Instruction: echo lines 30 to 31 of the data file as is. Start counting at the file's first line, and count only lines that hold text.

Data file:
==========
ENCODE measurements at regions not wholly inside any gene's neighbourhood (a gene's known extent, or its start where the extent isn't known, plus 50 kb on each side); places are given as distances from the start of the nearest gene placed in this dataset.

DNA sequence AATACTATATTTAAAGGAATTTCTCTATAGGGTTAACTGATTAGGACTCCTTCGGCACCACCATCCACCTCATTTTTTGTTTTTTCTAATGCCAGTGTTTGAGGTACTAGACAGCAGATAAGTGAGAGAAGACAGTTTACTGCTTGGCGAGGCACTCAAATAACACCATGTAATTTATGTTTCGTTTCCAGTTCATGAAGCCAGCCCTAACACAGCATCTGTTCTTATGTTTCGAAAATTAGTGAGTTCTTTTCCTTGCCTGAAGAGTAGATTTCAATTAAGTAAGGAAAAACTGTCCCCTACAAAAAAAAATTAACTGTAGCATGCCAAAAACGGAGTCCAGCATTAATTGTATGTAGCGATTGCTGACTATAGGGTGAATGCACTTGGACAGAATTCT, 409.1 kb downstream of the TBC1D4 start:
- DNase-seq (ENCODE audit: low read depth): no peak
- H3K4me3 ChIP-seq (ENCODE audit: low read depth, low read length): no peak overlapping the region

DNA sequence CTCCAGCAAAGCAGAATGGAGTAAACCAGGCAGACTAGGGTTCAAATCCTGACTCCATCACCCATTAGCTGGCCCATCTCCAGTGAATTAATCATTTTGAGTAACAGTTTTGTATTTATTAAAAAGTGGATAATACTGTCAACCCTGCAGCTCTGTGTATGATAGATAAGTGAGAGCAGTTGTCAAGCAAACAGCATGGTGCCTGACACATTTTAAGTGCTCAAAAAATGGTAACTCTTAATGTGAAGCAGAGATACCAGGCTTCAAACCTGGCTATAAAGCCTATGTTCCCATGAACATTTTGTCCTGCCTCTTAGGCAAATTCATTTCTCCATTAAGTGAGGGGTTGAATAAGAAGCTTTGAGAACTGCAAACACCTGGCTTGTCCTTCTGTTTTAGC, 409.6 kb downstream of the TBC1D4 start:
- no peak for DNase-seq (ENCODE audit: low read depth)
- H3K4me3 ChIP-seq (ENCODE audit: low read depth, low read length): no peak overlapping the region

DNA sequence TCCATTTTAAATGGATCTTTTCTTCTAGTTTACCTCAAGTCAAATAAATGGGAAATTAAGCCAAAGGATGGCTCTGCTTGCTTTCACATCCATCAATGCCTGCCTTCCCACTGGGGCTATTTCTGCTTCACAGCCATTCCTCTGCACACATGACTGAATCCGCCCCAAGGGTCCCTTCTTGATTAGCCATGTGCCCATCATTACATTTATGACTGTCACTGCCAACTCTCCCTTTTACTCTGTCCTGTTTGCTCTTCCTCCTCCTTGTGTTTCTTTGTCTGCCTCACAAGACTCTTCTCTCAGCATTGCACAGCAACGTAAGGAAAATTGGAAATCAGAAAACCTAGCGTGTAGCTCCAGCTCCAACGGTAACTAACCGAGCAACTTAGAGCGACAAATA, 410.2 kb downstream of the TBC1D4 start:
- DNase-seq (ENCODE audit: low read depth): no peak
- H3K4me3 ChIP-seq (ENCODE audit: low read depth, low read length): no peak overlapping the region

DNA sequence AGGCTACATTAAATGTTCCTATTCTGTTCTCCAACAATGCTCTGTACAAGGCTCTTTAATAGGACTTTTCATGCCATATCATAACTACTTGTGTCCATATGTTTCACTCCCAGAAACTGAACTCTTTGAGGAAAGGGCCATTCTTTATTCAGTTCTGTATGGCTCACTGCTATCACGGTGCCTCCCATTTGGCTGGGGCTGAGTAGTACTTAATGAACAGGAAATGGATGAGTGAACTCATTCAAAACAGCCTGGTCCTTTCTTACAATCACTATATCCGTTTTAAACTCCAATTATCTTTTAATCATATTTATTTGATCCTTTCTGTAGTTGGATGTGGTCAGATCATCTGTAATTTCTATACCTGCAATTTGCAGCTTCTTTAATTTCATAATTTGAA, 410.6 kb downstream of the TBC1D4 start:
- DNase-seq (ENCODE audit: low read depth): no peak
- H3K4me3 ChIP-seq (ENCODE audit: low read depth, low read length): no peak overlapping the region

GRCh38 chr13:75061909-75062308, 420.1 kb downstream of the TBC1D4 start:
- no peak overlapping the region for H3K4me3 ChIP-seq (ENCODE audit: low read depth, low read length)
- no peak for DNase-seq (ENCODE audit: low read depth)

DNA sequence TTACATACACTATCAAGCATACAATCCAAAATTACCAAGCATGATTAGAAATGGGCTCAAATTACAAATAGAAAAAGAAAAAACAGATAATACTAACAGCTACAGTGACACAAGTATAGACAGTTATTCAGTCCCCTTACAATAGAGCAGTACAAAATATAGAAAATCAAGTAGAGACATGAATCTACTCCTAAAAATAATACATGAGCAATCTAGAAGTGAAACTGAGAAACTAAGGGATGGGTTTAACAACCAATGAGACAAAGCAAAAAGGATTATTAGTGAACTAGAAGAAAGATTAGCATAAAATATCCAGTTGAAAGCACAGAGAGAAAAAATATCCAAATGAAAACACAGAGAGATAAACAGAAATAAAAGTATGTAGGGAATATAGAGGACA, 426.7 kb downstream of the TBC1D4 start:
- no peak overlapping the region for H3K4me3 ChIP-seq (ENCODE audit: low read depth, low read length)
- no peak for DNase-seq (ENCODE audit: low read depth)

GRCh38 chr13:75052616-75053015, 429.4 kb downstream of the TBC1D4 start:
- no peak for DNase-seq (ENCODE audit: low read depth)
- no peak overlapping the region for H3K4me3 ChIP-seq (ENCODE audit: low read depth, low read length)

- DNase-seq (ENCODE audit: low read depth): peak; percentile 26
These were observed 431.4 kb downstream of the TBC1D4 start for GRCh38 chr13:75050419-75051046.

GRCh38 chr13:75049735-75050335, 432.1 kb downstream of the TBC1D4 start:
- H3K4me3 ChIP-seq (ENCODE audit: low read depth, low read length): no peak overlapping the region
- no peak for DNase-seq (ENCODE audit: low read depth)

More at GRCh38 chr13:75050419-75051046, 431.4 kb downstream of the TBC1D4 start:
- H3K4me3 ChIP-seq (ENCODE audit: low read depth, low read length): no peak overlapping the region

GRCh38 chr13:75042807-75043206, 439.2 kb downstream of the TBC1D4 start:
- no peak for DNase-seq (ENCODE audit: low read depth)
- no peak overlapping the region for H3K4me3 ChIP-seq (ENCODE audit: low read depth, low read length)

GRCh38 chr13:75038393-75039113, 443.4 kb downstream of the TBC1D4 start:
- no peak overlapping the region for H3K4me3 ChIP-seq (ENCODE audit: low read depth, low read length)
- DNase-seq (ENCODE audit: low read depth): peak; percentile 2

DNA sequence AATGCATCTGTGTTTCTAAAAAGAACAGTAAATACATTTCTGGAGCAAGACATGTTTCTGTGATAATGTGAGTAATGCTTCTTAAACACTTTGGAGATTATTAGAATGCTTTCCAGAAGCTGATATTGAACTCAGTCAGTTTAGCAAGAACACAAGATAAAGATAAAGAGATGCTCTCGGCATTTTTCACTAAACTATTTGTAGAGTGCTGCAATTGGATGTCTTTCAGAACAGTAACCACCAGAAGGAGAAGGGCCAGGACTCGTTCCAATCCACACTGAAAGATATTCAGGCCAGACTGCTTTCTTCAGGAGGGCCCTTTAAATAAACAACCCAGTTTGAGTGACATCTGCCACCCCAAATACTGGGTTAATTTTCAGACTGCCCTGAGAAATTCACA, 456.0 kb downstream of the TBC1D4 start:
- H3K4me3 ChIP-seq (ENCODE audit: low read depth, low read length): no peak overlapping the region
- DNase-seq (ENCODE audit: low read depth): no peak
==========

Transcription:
GRCh38 chr13:75042807-75043206, 439.2 kb downstream of the TBC1D4 start:
- no peak for DNase-seq (ENCODE audit: low read depth)